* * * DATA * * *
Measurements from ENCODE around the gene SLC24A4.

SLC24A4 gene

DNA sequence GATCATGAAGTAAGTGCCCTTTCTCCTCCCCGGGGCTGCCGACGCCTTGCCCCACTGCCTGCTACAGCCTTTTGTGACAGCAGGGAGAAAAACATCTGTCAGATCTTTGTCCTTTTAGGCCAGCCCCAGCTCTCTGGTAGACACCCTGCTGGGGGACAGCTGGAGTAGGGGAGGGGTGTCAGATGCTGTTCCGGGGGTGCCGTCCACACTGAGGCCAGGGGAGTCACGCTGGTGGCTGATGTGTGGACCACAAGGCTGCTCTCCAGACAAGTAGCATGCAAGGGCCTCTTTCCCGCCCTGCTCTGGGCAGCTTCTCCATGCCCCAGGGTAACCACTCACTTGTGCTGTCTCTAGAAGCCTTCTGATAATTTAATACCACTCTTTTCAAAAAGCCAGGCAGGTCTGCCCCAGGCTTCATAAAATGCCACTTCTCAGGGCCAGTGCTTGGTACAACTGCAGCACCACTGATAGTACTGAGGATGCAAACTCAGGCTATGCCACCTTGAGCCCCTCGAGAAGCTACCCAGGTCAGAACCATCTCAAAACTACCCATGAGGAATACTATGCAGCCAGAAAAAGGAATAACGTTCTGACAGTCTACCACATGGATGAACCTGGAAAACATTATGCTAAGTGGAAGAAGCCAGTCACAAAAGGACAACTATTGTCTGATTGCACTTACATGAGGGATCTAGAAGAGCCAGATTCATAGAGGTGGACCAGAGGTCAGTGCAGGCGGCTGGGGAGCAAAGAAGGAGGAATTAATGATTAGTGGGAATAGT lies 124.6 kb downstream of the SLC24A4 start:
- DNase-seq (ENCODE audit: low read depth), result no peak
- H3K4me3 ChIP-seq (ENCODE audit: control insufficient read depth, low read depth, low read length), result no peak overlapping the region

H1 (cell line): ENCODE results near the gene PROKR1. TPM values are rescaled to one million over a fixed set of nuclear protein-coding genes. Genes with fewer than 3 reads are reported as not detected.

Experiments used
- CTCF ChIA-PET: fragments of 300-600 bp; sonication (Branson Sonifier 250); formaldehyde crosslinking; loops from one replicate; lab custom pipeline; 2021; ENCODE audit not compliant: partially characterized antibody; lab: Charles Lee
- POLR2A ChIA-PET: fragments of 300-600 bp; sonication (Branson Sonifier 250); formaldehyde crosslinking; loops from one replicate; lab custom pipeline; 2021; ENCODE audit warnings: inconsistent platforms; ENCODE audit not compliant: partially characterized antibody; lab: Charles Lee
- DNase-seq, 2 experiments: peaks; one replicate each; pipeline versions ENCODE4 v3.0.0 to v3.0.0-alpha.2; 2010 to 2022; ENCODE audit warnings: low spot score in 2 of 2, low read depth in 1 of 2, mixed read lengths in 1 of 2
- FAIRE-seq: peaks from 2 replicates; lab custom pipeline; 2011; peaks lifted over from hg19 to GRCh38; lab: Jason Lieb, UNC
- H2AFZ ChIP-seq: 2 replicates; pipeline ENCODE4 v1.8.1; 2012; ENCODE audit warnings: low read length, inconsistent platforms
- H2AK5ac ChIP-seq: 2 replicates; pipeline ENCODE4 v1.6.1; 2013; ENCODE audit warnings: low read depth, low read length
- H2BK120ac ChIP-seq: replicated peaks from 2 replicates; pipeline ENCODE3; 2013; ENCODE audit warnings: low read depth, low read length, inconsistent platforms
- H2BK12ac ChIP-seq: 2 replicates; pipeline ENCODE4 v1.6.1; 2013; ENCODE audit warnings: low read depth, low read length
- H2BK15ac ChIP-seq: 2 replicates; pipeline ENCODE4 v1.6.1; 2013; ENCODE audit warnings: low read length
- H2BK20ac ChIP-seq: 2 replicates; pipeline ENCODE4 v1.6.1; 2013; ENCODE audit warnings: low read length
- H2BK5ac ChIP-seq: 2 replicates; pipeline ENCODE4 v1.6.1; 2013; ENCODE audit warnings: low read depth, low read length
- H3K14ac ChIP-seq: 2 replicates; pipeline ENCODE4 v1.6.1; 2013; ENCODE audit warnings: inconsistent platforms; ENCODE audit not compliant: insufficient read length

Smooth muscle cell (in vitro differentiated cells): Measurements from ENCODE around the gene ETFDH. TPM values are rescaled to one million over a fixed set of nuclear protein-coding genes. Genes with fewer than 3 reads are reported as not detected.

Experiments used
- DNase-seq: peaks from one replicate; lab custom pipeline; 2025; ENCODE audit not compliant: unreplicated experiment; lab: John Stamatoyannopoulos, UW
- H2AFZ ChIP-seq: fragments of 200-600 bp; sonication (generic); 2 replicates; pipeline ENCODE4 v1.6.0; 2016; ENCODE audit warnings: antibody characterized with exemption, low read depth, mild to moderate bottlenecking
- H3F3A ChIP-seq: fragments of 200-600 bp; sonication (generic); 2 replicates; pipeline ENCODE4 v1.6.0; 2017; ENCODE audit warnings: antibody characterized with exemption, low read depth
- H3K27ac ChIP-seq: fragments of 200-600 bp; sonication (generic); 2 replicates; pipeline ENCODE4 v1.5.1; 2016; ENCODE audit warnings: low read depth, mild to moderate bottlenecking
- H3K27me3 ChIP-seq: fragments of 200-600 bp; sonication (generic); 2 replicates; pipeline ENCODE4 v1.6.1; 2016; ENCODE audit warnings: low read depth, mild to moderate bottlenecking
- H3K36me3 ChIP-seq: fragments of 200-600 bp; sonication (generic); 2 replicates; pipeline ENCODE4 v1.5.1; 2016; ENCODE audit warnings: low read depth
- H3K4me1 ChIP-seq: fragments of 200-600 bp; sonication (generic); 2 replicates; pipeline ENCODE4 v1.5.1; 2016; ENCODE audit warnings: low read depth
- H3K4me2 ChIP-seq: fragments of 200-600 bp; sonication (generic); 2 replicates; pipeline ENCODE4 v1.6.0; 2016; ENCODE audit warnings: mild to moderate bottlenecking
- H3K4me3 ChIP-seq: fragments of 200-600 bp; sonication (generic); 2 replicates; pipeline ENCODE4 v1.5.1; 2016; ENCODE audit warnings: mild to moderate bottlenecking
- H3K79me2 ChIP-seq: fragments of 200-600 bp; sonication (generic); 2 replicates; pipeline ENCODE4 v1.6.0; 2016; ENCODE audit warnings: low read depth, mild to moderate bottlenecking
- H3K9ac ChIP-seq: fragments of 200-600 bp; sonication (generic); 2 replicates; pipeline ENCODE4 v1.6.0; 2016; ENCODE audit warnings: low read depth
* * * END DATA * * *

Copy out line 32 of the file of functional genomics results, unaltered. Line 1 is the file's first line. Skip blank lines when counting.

- H3K9ac ChIP-seq: fragments of 200-600 bp; sonication (generic); 2 replicates; pipeline ENCODE4 v1.6.0; 2016; ENCODE audit warnings: low read depth